When you fill up your car with fuel and check your oil and water, do you also check your brake fluid regularly? Probably not, but you should because it’s essential for the safe operation of your car. If your brake fluid level is too low, or the fluid contains contaminants or too much water, your brakes won’t work as well as they should.
Here’s a quick recap on how brake fluid works. Hydraulic brake and clutch systems found in modern cars require hydraulic (brake) fluid in order to work. When you push the brake pedal, the power from your foot is transferred to the brakes pads at the front and back of your car through brake fluid, which is incompressible. This force is then transferred from the brake pads to the wheel and friction causes your car to slow or stop. Insufficient or diluted brake fluid limits this force and your ability to slow down or stop your car.
It’s easy to see the importance of brake fluid, but it’s also essential to understand the factors that can impact its quality and levels, putting your safety at risk.
Checking your brake fluid regularly will enable you to do more than just check the level; if you know what to look for, you can spot a potential problem early and take action.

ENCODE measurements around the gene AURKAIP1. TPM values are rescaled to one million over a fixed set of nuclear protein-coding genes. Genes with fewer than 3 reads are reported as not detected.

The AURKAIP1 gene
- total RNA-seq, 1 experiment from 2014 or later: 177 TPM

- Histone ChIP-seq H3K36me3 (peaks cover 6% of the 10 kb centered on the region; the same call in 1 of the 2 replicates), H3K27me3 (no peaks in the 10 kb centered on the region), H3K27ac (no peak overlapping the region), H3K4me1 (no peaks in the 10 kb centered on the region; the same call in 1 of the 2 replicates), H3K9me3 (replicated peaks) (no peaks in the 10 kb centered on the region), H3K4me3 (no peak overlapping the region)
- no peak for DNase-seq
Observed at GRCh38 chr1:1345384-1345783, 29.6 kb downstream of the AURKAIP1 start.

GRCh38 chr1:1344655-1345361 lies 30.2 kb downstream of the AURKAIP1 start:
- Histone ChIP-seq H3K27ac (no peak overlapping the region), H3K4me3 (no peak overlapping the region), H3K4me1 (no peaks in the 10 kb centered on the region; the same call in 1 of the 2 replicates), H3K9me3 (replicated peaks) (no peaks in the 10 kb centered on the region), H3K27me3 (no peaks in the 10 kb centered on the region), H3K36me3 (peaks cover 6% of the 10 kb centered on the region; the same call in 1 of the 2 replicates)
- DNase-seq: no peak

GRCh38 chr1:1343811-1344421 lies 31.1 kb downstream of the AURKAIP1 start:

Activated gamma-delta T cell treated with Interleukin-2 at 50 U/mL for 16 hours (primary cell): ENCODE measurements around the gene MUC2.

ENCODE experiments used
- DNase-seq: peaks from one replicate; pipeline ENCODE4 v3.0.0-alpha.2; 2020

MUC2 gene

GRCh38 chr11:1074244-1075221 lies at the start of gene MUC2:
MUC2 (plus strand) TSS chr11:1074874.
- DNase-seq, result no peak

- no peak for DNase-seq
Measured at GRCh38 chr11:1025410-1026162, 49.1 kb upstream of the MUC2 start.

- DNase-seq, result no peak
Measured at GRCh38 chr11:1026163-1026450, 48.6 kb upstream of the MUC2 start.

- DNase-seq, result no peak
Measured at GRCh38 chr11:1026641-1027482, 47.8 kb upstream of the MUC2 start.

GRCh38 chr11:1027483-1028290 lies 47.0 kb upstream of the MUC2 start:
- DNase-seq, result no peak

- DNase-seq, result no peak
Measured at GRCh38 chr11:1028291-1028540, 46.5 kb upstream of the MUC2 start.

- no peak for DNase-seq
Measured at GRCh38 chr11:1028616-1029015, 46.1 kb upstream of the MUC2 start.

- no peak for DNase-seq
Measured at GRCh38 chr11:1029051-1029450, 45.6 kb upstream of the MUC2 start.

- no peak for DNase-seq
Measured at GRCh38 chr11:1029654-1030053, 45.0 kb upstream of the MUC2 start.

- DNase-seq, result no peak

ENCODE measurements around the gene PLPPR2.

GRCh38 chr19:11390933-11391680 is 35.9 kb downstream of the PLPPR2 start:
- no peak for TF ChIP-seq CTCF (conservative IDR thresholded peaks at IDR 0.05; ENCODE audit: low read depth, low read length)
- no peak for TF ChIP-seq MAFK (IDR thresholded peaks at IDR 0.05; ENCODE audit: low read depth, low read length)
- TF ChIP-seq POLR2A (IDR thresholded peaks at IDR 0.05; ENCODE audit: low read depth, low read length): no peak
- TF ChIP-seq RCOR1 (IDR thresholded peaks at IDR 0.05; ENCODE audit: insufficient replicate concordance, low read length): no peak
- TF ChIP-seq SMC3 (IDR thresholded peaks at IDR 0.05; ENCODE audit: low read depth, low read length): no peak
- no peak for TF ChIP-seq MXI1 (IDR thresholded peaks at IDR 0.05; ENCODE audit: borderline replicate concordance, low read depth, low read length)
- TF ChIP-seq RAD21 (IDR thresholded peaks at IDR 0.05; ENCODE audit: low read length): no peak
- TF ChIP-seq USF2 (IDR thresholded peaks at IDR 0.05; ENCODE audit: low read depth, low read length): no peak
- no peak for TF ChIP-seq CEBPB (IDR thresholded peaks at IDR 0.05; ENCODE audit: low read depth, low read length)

If the level has dropped just a little, simply top it up as this is normal. But if the level is constantly dropping, you may have a leak, which you need to have repaired immediately. If your brake fluid is leaking, the resulting loss of hydraulic pressure will have a significant impact on your ability to brake or slow your vehicle.
As your brake pads wear down, your brake pad fluid level will fall, so if you’re regularly topping up, it may be time to change your brake pads.
Brake fluid used by today’s vehicles are glycol-ether based, and due to their chemical structure, they absorb atmospheric moisture through exposure to the air and via microscopic pores in hoses and worn seals. This absorption process happens continuously, and the problem lies in how this moisture affects the fluidity – or viscosity – of the brake fluid. Consistent viscosity – even in extreme temperatures is essential for the brake fluid to work correctly, particularly if your car has traction and stability control and an anti-lock braking system (ABS). If the fluid is too thick or thin, the consequences could be devastating.
Brake fluid protects a number of metal parts in your vehicle, including the wheel cylinders, ABS and callipers from corrosion caused by the moisture entering the system. For this reason, almost all brake fluids contain some form of corrosion inhibitor, but this chemical has a limited lifespan. Corrosion damage can be very costly, so it pays to flush and replace your brake fluid regularly.
No-one can afford to compromise on braking capacity, so don’t neglect this vital part of vehicle maintenance. Get into the habit of checking your brake fluid levels monthly. The team at Midas will be able to show you how to check and change your brake fluid. Contact us today.